BRIGHTON, Colo. (CBS4) – The blizzard of 2021 was not kind to those without four-wheel drive, leaving many people stranded on the highways Sunday night and Monday morning. That gave Brighton Police officers a challenge they were ready to accept.
“It was something I’ll never forget,” recalled Officer Daniel Barkus with the Brighton Police department.READ MORE: 11 African Lions Test Positive For COVID At Denver Zoo
Barkus drove the department’s new snowcat for the very first time in blizzard conditions to rescue people stuck in feet of snow along Interstate 76 Sunday night.
At one point, Barkus said he had 12 people riding in the trailer of the caterpillar.
He said the night started when he and other officers set out to rescue four men trying to get to Denver International Airport from Fort Morgan.
“When we pulled up on them, you could almost barely see the top of their car because the snow drifts were so high,” Barkus said. “So we’re able to get out there and get them into a safe place and continue on our way, and it kind of turned into more of a long adventure for them, because then that led to another pickup, and to another pickup, and then to a call from Commerce City, and the fire department, and going out to Highway 96 and E-470, and getting someone who was stranded way way out there, east of the highway, and that resulted in picking up people before we even got to that guy.”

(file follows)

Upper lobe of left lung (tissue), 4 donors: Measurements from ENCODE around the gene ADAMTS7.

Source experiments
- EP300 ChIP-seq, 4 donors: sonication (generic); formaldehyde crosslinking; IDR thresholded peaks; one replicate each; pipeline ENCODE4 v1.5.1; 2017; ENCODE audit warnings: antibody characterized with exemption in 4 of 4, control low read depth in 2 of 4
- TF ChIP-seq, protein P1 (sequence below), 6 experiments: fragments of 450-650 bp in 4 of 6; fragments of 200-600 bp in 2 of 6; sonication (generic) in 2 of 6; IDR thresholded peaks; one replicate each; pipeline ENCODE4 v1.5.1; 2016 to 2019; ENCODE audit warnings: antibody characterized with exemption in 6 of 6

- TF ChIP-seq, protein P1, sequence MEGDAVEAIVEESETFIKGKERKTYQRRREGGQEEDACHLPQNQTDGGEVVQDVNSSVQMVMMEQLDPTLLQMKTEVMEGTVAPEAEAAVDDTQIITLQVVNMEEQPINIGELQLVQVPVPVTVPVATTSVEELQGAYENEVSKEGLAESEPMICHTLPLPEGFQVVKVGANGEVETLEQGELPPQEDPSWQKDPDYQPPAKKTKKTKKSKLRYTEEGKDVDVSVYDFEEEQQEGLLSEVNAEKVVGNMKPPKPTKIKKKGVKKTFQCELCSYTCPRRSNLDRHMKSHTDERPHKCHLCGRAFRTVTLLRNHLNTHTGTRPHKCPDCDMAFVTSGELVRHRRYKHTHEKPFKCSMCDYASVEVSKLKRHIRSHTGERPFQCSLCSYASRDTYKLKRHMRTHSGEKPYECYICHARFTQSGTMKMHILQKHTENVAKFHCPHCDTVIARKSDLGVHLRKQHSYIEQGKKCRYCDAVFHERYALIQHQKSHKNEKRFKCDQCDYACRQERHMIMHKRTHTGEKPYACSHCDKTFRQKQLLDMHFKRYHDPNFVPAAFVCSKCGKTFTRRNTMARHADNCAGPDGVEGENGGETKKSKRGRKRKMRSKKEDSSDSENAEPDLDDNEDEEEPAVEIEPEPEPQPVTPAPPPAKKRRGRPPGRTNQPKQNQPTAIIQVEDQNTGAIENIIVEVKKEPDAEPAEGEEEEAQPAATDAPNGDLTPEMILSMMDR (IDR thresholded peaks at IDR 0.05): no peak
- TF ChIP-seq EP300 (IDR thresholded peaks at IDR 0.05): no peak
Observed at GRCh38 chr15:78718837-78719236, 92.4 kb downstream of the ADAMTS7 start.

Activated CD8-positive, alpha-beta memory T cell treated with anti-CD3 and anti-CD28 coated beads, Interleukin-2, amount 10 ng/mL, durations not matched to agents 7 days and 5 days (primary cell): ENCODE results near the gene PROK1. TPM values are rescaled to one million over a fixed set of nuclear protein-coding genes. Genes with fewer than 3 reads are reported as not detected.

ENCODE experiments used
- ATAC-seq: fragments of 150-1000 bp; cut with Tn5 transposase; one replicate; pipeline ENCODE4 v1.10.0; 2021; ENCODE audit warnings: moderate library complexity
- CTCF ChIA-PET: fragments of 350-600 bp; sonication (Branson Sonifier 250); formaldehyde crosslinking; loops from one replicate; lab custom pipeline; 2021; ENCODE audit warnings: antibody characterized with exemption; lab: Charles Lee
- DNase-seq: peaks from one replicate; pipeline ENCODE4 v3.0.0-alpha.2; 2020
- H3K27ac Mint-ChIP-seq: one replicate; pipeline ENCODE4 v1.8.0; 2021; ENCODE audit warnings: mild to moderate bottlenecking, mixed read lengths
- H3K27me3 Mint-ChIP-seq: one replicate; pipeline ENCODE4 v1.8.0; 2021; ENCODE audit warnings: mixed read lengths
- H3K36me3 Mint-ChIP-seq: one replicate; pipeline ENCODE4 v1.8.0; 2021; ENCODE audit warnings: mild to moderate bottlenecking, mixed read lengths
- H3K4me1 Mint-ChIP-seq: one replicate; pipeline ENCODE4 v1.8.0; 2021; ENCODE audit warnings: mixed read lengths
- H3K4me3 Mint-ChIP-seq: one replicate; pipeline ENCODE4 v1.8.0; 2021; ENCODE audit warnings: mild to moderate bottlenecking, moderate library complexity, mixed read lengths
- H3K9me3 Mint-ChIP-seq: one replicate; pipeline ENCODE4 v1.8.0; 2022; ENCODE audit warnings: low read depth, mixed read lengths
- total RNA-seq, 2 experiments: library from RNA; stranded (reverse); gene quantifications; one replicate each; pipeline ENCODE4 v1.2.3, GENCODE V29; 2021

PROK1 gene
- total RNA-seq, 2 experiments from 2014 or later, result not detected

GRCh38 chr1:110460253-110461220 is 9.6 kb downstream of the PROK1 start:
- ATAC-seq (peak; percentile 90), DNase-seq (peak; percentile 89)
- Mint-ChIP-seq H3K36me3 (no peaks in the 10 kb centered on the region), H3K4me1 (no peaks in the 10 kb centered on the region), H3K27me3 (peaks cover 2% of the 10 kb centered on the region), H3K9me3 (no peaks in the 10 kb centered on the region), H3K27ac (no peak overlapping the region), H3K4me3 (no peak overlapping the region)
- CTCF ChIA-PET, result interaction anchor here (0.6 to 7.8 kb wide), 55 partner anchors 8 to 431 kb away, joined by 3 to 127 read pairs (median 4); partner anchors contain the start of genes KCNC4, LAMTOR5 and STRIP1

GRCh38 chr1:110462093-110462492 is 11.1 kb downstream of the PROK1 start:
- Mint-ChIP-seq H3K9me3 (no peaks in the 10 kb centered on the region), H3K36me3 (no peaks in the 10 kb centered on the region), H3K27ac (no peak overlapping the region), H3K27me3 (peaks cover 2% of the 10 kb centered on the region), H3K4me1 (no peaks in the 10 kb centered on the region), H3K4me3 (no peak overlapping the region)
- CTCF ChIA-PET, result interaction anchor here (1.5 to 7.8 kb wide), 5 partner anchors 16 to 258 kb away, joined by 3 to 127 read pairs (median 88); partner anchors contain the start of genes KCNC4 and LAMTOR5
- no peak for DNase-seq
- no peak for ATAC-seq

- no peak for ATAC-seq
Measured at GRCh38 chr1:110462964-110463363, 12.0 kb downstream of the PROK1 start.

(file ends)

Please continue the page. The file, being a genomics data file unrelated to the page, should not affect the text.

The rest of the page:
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Barkus said everyone was laughing and smiling by the time they all got out of the trailer.
“And then after the adventure of getting back into Brighton, we were helping the people out, and I’m apologizing for this rough ride, and they’re coming out laughing and smiling, and saying that it was a fun experience and an adventure,” Barkus said. “It was really rewarding to hear that.”
Since Sunday morning, Brighton Police have responded to more than 60 calls for help from stranded motorists. Using the snowcat, Brighton Police were also able to assist Commerce City Police and South Adams Fire with additional rescues in their districts.
Patrol Commander Matt Domenico says the snowcat and a HUM-V, that was also used for rescues Sunday, were obtained through a program that gives excess military equipment to police departments, and he’s glad they went to good use.
“We were able to use asset forfeiture funds to refurbish the vehicles, mark them appropriately as rescue vehicles,” Domenico explained. “So we were able to provide this service for the our community and surrounding communities, quite frankly, and little to no cost to taxpayers.”
Domenico said the Brighton community returned the favor, when citizens helped several officers who were having trouble in the snow.MORE NEWS: Many Colorado Pharmacies Slammed With Demand As COVID Booster Eligibility Widens
“We had officers get stuck in some of their vehicles throughout and add citizen stop to help them get out and it just goes, it just goes to show what a supportive community Brighton is,” Domenico said.